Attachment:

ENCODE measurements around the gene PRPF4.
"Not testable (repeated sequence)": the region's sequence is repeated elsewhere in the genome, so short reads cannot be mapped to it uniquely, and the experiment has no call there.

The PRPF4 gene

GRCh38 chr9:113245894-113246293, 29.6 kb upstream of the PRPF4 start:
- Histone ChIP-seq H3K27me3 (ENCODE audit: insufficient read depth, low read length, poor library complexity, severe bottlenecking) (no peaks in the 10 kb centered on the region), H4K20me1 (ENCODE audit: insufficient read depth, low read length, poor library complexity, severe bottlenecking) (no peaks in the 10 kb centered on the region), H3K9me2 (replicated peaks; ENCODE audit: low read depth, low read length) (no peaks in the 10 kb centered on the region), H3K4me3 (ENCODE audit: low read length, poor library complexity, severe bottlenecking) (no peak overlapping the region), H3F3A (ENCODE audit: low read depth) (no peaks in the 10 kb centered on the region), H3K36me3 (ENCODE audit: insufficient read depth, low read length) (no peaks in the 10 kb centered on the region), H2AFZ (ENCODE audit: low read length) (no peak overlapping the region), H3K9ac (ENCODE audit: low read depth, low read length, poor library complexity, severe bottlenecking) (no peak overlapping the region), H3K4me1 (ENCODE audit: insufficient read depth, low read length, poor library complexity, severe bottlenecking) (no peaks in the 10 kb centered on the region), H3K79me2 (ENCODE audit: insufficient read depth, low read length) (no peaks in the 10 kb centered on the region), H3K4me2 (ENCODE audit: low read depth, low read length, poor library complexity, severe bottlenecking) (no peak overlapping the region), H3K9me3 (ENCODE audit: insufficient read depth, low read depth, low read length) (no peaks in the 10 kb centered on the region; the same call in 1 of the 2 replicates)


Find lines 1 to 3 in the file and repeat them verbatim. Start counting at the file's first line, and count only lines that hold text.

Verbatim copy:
ENCODE measurements around the gene PRPF4.
"Not testable (repeated sequence)": the region's sequence is repeated elsewhere in the genome, so short reads cannot be mapped to it uniquely, and the experiment has no call there.

The PRPF4 gene